## The length of a river [solved]

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### The length of a river [solved]

Two ferry boats start at opposite sides of a river. They depart their stations and travel perpendicular to the shore at different but constant speeds until they reach the other station. They stop at the other station for exactly 20 minutes, and double back for their original station. The first time the boats "meet" eachother in the middle of the river, they are 720 yards from the first boat's station. The second time they "meet" eachother on the trip back, they are 400 yards from the other station. How wide is the river?
Edit: show reasoning
Edit: when I find a correct posting of the solution (with work shown), I will quote it and change the thread name.
Spoiler:
1760 yards.
Let the speed of the first ferry be u yards per minute, the speed of the second be v yards per minute, and the width of the river be L yards. Then the two ferries will meet after L/(u+v) minutes, at which point the first boat has traveled Lu/(u+v) yards from its station, which we are given to be 720 yards, so we find:

Lu/(u+v) = 720

Then each ferry continues across to the other station, waits at the station for 20 minutes, and returns to meet at the center. The first ferry leaves the opposite station at time L/u + 20; the second leaves at time L/v + 20. When will they meet (again)? They will meet at time T, where [T- (L/u + 20)] u + [T - (L/v + 20)] v = L, that is, when the total distance traveled by each ferry after they leave their rest stops is the width of the river. We can rewrite this as:

T (u+v) - 2L - 20(u+v) = L
T (u+v) = 3L + 20(u+v)
T = 3L/(u+v) + 20

An alternative way to produce T is as follows: Note that after meeting once already, the ferries must travel a total distance of 2L before they meet again, which they can accomplish in time 2L/(u+v). Add this to the time already spent reaching the first meeting point, L/(u+v), and add 20 minutes for the rest breaks they have, and you obtain the same result.

How far has the first ferry traveled from the second station to reach this point? The time it took to travel the distance is T - (L/u +20), or 3L/(u+v) - L/u, and its velocity is still u, so the distance is 3Lu/(u+v) - L, which we are given is 400 yards.

3Lu/(u+v) - L = 400

Use the relation we already know, that Lu/(u+v) = 720, and we obtain

3 * 720 - L = 400
L = 3 * 720 - 400 = 1760

If we want, we can continue to solve for the relative sizes of u and v. We know that Lu/(u+v) = 720, so (u+v)/u = 1760/720 = 22/9, so v/u = 13/9. Let us check our values for v = 130 yards per minute and u = 90 yards per minute. How long does it take the first boat to go 720 yards? It takes 720/90 = 8 minutes, in which time the second boat has gone 130*8 = 1040 yards, which is precisely the remaining distance to the opposite shore. The first boat continues to the opposite shore, which it reaches in a total amount of time 19+(5/9) minutes, and the second boat reaches its opposite shore at time 13+(7/13) minutes. Then the boats leave their respective shores when the clock reads 39+(5/9) minutes and 33+(7/13) minutes. How long does it take the first boat to travel 400 yards? Only 400/90 = 4+(4/9) minutes, bringing its clock up to 44 minutes even. The second boat then has 10+(6/13) minutes in the water, giving it time to travel 130 (10 + 6/13) = 1360 yards, which again is the exact distance it had to travel to meet the first boat. So the answer of 1760 yards passes the sanity check. Once you notice that the 20-minute wait has no ultimate bearing on the problem, then it becomes clear that only the ratio of the ferry speeds matters, making it plausible to solve a problem with three unknowns (L, u, and v) and only two pieces of information (the meeting points).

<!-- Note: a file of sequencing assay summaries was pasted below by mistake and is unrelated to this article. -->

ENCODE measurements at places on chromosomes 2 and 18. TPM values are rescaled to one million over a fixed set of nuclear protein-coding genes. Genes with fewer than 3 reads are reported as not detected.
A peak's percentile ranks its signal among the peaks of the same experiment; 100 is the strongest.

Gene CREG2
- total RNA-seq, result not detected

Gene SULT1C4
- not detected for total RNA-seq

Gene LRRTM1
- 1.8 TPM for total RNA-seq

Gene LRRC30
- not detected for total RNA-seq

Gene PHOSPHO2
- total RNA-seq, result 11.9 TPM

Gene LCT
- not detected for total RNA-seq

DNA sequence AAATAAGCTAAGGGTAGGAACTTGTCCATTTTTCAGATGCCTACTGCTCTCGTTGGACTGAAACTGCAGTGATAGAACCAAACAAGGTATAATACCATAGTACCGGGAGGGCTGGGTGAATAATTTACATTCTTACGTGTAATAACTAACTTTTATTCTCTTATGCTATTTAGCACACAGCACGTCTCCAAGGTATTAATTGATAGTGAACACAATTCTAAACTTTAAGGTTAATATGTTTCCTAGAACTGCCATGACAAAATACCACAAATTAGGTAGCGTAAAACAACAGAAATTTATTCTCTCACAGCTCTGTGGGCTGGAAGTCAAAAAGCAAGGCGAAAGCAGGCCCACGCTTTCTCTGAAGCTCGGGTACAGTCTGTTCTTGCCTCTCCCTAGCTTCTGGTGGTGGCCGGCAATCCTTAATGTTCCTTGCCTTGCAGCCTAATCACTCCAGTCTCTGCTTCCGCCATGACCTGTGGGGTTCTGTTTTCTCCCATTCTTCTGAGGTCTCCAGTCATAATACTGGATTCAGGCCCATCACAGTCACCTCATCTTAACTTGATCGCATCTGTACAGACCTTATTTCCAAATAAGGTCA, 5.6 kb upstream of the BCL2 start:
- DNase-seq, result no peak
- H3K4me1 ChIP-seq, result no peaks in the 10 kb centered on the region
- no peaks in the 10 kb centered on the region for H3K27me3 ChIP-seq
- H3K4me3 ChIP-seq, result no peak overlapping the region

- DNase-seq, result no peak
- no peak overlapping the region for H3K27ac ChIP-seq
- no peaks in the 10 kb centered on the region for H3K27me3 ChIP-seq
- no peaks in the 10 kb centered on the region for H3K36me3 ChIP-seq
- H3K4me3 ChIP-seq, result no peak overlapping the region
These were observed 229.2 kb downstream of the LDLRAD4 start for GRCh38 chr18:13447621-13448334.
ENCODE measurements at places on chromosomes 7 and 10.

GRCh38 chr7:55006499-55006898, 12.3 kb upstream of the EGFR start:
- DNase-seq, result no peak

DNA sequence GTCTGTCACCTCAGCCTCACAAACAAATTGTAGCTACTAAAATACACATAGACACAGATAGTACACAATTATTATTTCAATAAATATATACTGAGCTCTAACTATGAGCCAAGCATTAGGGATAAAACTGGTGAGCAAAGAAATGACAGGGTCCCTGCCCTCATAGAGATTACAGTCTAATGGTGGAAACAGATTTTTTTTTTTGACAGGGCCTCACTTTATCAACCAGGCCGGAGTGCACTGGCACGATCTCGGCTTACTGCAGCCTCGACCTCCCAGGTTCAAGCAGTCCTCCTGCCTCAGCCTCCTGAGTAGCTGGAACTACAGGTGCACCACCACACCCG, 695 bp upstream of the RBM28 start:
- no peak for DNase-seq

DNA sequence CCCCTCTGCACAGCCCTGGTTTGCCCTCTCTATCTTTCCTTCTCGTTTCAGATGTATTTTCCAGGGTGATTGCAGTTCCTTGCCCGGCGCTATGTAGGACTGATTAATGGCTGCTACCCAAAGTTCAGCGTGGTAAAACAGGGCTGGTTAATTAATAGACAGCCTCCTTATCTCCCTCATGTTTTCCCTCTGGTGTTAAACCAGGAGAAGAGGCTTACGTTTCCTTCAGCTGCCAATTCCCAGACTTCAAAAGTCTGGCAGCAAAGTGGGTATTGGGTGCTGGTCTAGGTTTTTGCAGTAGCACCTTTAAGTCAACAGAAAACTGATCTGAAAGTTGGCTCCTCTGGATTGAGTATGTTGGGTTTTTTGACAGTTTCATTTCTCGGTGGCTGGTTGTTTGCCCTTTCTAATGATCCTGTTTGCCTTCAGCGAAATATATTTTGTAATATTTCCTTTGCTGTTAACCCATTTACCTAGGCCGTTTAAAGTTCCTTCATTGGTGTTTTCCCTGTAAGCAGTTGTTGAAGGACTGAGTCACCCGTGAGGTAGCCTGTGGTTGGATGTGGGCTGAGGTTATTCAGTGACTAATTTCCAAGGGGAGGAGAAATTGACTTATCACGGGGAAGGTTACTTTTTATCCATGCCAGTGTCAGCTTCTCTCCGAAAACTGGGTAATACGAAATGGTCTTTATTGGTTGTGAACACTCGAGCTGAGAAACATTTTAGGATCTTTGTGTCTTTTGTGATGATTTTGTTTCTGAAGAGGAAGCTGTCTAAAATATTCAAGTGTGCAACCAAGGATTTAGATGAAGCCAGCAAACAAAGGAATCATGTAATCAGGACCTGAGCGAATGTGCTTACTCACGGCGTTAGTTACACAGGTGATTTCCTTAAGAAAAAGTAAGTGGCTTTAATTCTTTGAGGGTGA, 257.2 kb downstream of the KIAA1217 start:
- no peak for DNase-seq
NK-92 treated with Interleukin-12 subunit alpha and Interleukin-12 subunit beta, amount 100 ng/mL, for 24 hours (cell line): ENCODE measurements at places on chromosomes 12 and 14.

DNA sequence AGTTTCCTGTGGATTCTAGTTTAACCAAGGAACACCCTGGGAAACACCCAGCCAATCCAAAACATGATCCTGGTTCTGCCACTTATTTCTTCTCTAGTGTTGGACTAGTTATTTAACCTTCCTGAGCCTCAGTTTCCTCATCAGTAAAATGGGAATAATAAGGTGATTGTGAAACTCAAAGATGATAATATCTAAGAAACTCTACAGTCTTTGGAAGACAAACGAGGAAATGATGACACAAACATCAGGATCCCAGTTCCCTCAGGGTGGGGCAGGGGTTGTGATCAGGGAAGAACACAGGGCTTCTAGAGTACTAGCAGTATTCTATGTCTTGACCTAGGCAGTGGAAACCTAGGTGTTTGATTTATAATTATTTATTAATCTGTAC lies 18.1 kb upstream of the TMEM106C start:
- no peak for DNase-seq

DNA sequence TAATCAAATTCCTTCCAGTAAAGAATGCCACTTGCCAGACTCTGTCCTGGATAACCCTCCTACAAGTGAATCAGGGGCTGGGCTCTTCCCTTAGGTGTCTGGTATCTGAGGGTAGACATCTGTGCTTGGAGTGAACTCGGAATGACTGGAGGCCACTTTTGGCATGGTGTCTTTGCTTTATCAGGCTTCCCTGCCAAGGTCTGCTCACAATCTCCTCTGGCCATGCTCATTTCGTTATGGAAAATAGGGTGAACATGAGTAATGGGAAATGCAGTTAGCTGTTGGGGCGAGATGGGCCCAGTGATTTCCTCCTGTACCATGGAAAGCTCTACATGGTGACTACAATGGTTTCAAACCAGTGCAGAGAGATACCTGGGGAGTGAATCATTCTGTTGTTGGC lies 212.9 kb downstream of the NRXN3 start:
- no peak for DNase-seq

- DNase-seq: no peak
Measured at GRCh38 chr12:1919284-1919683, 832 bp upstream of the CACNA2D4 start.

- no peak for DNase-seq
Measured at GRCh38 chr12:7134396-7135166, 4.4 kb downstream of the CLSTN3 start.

Well done Owehn, both on speed and completeness.
Last edited by headprogrammingczar on Sat Oct 27, 2007 1:12 pm UTC, edited 3 times in total.

Vengeful Donut
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### Re: The length of a river

Spoiler:
1280

Owehn
Posts: 479
Joined: Tue Oct 09, 2007 12:49 pm UTC
Location: Cambridge, UK

### Re: The length of a river [unsolved]

Spoiler:
1760 yards

Spoiler:
Let the speed of the first ferry be u yards per minute, the speed of the second be v yards per minute, and the width of the river be L yards. Then the two ferries will meet after L/(u+v) minutes, at which point the first boat has traveled Lu/(u+v) yards from its station, which we are given to be 720 yards, so we find:

Lu/(u+v) = 720

Then each ferry continues across to the other station, waits at the station for 20 minutes, and returns to meet at the center. The first ferry leaves the opposite station at time L/u + 20; the second leaves at time L/v + 20. When will they meet (again)? They will meet at time T, where [T- (L/u + 20)] u + [T - (L/v + 20)] v = L, that is, when the total distance traveled by each ferry after they leave their rest stops is the width of the river. We can rewrite this as:

T (u+v) - 2L - 20(u+v) = L
T (u+v) = 3L + 20(u+v)
T = 3L/(u+v) + 20

An alternative way to produce T is as follows: Note that after meeting once already, the ferries must travel a total distance of 2L before they meet again, which they can accomplish in time 2L/(u+v). Add this to the time already spent reaching the first meeting point, L/(u+v), and add 20 minutes for the rest breaks they have, and you obtain the same result.

How far has the first ferry traveled from the second station to reach this point? The time it took to travel the distance is T - (L/u +20), or 3L/(u+v) - L/u, and its velocity is still u, so the distance is 3Lu/(u+v) - L, which we are given is 400 yards.